Ever feel anxious or insecure after browsing through your Instagram feed? Are you constantly checking to see how many people have liked your latest Snapchat story or Facebook post?
Let’s face it: social media is a stress and anxiety trigger for many of us. In fact, according to a systematic review, social media can have a negative impact on your mental health and well-being. More specifically, it creates unrealistic expectations and standards that are nearly impossible to meet.
“Social media portrays the ideal image of what people want the world to see of them,” says therapist Jason Drake, LCSW. “We know it takes multiple attempts to stage that one perfect picture and as a result, what we view is not in fact the reality of that person's life.”
With a rise in screen time and social media usage in recent months, the pandemic has escalated the problem. Read on to find out how social media impacts your mental health, and what to do about it.
The validation trap: Are you tying your sense of self-worth to your social media status?
The need to “measure up” overrides the rational thought of how much effort goes into that perfect picture. And the likes and comments add more fuel to the fire, reinforcing the need to strive for that staged, ideal image.
The validation that comes along with social media is the root of the addiction. It’s the rush you get when you post selfies and all the positive attention that comes along with it. But that “high” sensation is fleeting: Once it passes, you want to feel it again, and the negative cycle continues. Essentially, we are living in a culture that breeds social comparison and narcissism — and this is greatly affecting young adults.
On the flipside, for the people who don’t get hundreds of likes, their self-esteem takes a hit and makes them feel unworthy. In severe cases, there may be cyberbullying which can cause low self-esteem and mental health issues.
“Striving for the ideal image and going after something unattainable creates a cycle of anxiety and depressive symptoms that negatively impacts your ability to function on a daily basis,” Drake explains.
4 tips to create a healthier relationship with social media
Ready to take your power back and combat the negative effects of social media? Follow these expert tips:
- Set boundaries and limit your screen time
“It's important to control the media, rather than let the media control you,” says Jason Wilkinson, marriage family therapist. The impact of social media is directly connected to your use of social media.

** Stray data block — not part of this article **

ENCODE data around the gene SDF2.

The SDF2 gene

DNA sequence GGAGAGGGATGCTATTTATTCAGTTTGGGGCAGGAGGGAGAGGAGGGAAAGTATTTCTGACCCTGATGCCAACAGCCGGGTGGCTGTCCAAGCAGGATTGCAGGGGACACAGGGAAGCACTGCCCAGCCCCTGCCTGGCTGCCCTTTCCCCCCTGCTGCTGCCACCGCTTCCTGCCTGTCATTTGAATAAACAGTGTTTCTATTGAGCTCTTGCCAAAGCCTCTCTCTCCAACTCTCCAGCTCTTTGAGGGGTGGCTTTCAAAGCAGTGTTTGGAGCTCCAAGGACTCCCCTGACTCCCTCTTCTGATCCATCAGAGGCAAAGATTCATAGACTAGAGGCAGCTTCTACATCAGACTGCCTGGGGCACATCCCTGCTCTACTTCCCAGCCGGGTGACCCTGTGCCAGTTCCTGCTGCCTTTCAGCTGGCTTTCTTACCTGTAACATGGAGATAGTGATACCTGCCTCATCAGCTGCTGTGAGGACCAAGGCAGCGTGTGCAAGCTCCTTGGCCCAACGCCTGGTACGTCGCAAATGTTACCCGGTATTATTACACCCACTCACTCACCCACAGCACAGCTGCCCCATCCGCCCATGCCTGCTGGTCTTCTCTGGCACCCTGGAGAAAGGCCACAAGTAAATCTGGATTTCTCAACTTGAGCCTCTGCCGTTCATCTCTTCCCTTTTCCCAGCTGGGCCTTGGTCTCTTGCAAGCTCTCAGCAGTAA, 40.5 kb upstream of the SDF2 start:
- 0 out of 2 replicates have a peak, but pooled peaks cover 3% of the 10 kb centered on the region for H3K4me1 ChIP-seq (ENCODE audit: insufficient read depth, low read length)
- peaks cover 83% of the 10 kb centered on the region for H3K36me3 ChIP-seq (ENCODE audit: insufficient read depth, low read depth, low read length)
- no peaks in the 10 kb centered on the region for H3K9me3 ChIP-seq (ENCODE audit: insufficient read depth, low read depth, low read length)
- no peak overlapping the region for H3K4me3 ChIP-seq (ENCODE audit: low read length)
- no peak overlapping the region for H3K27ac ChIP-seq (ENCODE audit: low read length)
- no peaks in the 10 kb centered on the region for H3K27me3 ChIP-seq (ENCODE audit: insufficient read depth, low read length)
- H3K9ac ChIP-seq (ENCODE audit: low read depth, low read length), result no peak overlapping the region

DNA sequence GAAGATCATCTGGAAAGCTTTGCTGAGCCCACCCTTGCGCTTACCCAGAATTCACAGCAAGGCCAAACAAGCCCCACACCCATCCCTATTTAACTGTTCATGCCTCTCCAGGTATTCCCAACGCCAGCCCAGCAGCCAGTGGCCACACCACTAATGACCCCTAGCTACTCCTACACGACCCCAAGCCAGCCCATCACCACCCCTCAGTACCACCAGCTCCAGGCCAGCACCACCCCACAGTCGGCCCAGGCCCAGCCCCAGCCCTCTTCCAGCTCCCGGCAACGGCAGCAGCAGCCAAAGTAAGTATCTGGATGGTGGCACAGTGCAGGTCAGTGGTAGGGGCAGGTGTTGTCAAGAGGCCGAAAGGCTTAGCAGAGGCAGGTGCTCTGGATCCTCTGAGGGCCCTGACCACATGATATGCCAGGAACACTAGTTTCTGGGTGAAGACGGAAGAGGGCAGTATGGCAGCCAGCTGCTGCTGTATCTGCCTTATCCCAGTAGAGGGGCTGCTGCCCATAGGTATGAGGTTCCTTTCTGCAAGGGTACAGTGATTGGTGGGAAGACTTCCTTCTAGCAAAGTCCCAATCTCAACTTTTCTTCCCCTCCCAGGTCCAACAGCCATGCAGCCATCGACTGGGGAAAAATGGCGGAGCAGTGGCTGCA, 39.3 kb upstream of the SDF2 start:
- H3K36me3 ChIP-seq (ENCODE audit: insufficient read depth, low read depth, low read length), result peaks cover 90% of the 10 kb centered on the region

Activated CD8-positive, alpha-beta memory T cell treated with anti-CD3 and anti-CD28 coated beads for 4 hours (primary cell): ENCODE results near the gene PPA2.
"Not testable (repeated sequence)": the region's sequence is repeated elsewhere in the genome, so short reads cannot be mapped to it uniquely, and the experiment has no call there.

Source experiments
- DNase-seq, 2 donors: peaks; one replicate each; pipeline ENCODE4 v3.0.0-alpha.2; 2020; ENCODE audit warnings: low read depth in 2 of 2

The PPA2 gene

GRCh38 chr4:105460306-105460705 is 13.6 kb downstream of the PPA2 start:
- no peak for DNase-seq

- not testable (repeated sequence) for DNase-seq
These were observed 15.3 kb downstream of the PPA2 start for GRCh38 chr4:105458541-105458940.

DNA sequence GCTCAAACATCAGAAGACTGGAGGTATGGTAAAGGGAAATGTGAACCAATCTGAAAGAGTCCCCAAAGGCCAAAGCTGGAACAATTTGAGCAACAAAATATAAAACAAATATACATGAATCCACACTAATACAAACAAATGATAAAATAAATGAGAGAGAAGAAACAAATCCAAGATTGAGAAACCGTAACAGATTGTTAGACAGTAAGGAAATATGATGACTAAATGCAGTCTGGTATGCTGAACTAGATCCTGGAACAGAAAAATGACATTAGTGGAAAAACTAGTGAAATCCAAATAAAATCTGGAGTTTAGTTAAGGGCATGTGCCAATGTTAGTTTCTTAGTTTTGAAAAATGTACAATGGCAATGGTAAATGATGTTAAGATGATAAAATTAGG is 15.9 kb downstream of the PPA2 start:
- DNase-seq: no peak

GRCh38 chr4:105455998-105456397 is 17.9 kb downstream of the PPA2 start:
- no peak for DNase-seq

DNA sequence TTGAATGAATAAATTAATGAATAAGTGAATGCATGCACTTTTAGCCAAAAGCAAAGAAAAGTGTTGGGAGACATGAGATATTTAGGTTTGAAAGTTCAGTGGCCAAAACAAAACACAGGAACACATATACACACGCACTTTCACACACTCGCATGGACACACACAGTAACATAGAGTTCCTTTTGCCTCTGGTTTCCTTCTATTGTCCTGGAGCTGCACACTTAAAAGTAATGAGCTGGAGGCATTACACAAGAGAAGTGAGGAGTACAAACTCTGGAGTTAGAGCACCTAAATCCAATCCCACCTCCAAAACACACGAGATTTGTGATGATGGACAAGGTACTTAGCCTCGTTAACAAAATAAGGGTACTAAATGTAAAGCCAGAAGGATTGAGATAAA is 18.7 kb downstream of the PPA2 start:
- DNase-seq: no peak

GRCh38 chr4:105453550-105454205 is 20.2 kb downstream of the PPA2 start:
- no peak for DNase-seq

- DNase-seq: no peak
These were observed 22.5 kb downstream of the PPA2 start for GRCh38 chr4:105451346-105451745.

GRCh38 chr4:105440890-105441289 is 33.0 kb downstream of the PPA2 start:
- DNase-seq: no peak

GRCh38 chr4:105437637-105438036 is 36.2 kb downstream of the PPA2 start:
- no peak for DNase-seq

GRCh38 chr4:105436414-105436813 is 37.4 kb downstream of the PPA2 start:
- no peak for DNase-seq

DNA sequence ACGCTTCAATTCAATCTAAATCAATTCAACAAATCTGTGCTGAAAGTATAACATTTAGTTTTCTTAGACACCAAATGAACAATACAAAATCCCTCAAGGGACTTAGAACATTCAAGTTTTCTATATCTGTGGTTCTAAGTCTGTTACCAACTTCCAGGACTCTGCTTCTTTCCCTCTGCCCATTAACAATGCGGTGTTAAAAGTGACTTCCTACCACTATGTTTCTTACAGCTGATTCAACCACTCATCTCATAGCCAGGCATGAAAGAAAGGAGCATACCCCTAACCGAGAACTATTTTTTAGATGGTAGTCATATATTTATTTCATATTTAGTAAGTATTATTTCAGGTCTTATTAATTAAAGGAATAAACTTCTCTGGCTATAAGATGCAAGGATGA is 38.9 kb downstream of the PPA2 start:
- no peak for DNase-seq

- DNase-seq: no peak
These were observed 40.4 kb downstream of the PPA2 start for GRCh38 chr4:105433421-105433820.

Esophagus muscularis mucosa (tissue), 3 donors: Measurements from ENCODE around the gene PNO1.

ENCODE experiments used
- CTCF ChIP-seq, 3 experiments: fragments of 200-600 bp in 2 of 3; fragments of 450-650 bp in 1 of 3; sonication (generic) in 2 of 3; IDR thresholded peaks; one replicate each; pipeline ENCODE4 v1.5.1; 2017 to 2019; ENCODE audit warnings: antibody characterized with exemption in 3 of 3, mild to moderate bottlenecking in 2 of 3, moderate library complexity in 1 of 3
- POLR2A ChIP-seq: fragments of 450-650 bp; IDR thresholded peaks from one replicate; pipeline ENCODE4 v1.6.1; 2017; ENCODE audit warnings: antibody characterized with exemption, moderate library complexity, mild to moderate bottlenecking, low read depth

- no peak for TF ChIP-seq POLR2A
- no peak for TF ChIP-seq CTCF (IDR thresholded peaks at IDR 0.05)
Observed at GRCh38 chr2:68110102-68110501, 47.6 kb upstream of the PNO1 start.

He recommends choosing one or two social media platforms and knowing why you're choosing to use them. Is it to be in touch with friends and family? Is it for business contacts? What's the purpose?
It’s also helpful to create a daily schedule for social media use and social networking. Come up with an amount of time that you're willing to spend on social media over 24 hours. Set a timer on your phone and stick to it. This will not only prevent you from getting sucked in, but will make you more mindful of your habits.
- Be selective about your friends and followers
Yes, it’s time to cleanse your social network. “Be intentional about the energy you allow in your social media feed,” says psychotherapist Jeni Woodfin, LMFT. “If someone's posts are bringing you down, time to hit the unfollow button.”
Are there influencers who contribute to your distorted body image? Also, do you have friends who boast about their accomplishments and "fabulous" daily life? Think about social media users who trigger your self-doubt and anxiety symptoms.
And on the opposite end of the spectrum, fill your feed with social support, positivity and joy, Woodfin adds. Create a social media experience that leaves you feeling happy and balanced before you put your phone down.
- Participate in activities that do not involve social media
Many young people have a fear of missing out. But FOMO is no excuse for being glued to your screen when you're socializing.
Be fully present and engaged with your real life, rather than your virtual one. Social interaction and social connection in the real world is important. The more time you spend looking down at your phone, the more you miss what’s happening in the moment.
The bottom line: When you’re out and about, put the phone away!
- Disconnect before bedtime
Your sleep quality and mental well-being are closely linked. And too much social media at night is scientifically proven to disrupt your rest, causing mental health problems and symptoms of depression down the road.
“Save the bedtime stories for fairytales and stay off your social media feed right before bedtime,” Woodfin explains. “Set yourself up for a successful night sleep and listen to a meditation podcast instead.” Your mind and body will thank you!
In the age of COVID, times are hard enough, and overall life satisfaction in the United States is at an all-time low. That's why it's important to spend less time worrying about what we can't control and more time focusing on what we can. And social media is a great place to start.
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